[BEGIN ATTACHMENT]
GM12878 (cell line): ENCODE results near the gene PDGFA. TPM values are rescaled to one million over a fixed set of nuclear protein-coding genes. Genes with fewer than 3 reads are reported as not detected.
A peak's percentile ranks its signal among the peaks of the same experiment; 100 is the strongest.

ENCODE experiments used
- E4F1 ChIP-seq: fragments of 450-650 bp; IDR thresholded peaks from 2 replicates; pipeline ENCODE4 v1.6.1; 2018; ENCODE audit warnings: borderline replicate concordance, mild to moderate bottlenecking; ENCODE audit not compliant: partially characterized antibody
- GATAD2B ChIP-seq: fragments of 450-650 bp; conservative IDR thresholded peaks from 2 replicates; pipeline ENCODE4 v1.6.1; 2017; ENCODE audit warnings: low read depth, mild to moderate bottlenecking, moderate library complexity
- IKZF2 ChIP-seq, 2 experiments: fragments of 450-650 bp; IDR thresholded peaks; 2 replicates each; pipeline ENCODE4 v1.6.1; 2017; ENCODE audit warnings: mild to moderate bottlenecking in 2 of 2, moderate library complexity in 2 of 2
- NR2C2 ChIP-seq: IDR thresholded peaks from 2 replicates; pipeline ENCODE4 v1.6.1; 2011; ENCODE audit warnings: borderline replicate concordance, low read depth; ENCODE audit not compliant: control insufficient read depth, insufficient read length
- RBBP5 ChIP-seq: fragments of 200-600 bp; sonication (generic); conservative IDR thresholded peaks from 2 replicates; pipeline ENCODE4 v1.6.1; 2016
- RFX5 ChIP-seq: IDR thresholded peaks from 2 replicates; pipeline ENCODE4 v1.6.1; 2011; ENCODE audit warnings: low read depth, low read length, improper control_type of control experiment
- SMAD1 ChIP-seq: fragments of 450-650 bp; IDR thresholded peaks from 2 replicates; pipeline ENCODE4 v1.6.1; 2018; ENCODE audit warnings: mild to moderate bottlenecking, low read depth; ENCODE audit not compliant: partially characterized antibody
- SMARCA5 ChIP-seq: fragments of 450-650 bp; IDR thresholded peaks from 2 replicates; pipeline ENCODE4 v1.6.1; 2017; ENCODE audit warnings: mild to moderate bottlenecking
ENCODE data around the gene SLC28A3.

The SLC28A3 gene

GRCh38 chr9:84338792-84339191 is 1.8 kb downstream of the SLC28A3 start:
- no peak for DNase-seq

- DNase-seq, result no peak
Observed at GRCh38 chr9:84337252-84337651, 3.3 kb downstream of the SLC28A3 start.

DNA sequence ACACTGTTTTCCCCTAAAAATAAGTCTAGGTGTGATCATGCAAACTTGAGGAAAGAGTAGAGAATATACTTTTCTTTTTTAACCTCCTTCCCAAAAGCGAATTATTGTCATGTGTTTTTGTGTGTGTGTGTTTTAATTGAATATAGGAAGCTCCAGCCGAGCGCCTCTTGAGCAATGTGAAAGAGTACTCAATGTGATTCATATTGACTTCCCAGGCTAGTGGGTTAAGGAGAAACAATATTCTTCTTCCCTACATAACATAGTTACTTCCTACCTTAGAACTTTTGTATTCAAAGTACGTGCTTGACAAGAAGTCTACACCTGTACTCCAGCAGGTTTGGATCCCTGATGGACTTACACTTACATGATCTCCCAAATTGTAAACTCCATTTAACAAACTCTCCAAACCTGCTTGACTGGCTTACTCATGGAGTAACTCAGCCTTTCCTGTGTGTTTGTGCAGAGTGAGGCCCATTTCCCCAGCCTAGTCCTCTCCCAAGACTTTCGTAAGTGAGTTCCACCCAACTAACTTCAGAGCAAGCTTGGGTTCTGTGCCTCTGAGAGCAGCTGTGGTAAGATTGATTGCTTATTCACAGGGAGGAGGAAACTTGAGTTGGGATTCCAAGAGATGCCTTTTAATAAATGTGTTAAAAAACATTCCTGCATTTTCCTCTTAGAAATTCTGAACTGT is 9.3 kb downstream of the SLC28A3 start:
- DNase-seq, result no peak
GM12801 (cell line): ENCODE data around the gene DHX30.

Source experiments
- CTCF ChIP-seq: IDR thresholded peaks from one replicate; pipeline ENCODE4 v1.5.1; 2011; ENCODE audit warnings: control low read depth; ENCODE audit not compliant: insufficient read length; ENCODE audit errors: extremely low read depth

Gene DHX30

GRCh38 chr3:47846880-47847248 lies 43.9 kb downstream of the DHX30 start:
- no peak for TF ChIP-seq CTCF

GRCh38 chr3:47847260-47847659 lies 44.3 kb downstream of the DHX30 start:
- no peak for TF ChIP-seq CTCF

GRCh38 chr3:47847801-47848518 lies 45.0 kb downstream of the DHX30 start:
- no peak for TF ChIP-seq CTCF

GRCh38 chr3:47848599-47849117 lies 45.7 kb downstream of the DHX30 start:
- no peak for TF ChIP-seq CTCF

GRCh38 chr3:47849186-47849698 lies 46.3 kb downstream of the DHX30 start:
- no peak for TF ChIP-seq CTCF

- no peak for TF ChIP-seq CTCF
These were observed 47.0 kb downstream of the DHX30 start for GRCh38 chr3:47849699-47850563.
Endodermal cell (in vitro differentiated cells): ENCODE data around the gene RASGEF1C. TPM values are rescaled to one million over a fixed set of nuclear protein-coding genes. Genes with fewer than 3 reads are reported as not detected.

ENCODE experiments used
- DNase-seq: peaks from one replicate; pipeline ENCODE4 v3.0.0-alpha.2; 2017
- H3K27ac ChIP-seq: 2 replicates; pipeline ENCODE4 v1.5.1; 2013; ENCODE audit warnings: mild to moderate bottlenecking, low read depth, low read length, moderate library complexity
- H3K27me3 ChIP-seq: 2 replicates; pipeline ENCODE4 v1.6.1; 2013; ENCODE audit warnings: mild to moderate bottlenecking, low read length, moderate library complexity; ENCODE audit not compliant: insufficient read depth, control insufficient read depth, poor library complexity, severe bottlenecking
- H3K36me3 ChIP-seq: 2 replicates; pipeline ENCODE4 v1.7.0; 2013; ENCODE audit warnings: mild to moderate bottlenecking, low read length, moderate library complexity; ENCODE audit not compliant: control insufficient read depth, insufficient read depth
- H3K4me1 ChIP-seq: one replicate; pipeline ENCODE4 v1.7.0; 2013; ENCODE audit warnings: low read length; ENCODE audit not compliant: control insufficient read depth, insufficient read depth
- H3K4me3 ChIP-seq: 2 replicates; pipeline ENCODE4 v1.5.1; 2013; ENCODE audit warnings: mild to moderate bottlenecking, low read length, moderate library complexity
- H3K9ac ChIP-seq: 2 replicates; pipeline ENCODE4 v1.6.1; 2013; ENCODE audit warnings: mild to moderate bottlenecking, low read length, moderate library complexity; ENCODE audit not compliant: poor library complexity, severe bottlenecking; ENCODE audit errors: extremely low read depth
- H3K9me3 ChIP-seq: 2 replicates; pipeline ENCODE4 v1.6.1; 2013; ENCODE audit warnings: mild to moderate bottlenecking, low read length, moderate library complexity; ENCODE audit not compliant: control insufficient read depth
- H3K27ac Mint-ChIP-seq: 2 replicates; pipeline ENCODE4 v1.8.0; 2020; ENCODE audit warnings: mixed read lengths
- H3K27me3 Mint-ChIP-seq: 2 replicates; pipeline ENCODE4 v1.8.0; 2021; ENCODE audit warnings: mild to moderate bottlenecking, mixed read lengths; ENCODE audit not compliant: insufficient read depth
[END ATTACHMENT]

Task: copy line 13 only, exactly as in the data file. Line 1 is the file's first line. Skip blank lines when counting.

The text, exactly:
The SLC28A3 gene